HHS’ Office of the National Coordinator for Health Information Technology on Friday unveiled new standards to allow the electronic exchange of patient data surrounding social determinants of health, sexual orientation and gender identity data.
OCR’s second version of the United States Core Data for Interoperability will allow providers to begin planning to collect and use social determinants and gender identity data in clinical settings.
“This is a totally great and maybe somewhat overdue update to USCDI to include these new markers of gender and race and things that will help make sure that the data being exchanged around patients is complete, and includes critical information that is needed for better public health,” said Lisa Bari, interim CEO of the Strategic Health Information Exchange Collaborative.
Using public feedback and health IT submissions, ONC created three new standardized data classes and 22 new data elements, with many meant to help marginalized and underrepresented individuals receive proper care.
While the update doesn’t require health professionals to record or share social determinants, sexual orientation or gender identity data, the CDC said that without this information, “LGBT patients and their specific healthcare needs cannot be identified, the health disparities they experience cannot be addressed, and important healthcare services may not be delivered.”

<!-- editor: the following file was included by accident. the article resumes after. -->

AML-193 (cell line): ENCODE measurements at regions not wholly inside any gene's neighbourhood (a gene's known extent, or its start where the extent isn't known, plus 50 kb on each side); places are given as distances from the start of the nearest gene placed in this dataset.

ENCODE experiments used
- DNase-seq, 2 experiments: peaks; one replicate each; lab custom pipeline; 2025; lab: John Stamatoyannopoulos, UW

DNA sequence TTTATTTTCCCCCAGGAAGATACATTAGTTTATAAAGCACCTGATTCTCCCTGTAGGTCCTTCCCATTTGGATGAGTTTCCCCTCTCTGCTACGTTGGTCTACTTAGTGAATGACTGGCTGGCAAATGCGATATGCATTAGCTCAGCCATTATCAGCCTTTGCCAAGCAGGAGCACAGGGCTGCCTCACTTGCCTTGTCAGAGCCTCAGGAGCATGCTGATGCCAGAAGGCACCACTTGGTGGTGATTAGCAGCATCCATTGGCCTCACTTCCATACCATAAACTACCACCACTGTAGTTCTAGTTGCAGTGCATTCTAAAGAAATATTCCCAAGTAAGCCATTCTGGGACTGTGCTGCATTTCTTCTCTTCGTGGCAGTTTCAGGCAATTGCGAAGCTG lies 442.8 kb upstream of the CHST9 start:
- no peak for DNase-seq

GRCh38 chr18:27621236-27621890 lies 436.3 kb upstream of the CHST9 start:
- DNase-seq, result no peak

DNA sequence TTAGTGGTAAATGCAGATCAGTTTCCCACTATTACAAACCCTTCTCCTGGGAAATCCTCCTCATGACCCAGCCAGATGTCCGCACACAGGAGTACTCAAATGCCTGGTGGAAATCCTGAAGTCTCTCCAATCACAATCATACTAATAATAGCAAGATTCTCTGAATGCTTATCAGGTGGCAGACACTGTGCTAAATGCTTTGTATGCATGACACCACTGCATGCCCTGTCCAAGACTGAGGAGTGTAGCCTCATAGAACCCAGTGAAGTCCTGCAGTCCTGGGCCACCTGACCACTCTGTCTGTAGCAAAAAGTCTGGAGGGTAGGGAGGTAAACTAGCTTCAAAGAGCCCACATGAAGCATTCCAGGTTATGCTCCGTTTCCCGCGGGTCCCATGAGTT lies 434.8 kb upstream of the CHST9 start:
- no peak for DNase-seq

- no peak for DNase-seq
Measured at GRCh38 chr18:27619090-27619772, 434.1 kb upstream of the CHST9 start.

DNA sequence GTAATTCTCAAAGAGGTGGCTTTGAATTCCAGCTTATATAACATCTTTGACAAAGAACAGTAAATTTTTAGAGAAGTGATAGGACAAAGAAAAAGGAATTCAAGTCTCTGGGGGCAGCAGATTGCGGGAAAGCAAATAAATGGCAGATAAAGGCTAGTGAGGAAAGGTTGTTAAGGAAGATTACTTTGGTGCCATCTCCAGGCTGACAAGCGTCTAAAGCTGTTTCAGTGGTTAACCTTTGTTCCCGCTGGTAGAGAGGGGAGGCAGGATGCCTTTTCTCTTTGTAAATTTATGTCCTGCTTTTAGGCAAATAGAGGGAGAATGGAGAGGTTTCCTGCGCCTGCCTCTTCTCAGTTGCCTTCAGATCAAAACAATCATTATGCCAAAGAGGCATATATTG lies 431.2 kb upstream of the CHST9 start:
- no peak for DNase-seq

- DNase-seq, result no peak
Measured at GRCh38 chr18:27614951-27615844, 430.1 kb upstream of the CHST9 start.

The data will help providers identify patients’ nonmedical needs like housing and transportation, and provide accurate, compassionate and safe care, Dr. Rachel Levine, HHS assistant secretary for health, said in a statement.
Social determinants factors that may impact someone’s ability to manage their health are also important for health professionals to know in order to deliver quality care, according to HHS.
ONC is looking for ways it can positively impact the work happening across the country to reduce health disparities and improve social determinants of health by making datasets more interoperable. Bari said.
Health IT developers will be able to update their certified health IT to support newer versions of the USCDI and provide updates to providers using ONC’s Standards Version Advancement Process, which will take place during fall 2021. Standards development organizations will work to update implementation guides and other technical requirements in alignment with USCDI version 2’s new data elements.
Having gender, sexuality and ethnicity data can help providers understand gaps in care and how to better direct resources. That’s expecially important in the pandemic and with COVID-19 testing and vaccinations, Bari said.
“This is just a critical building block for nationwide interoperability and nationwide data sharing to help reduce disparities,” Bari said.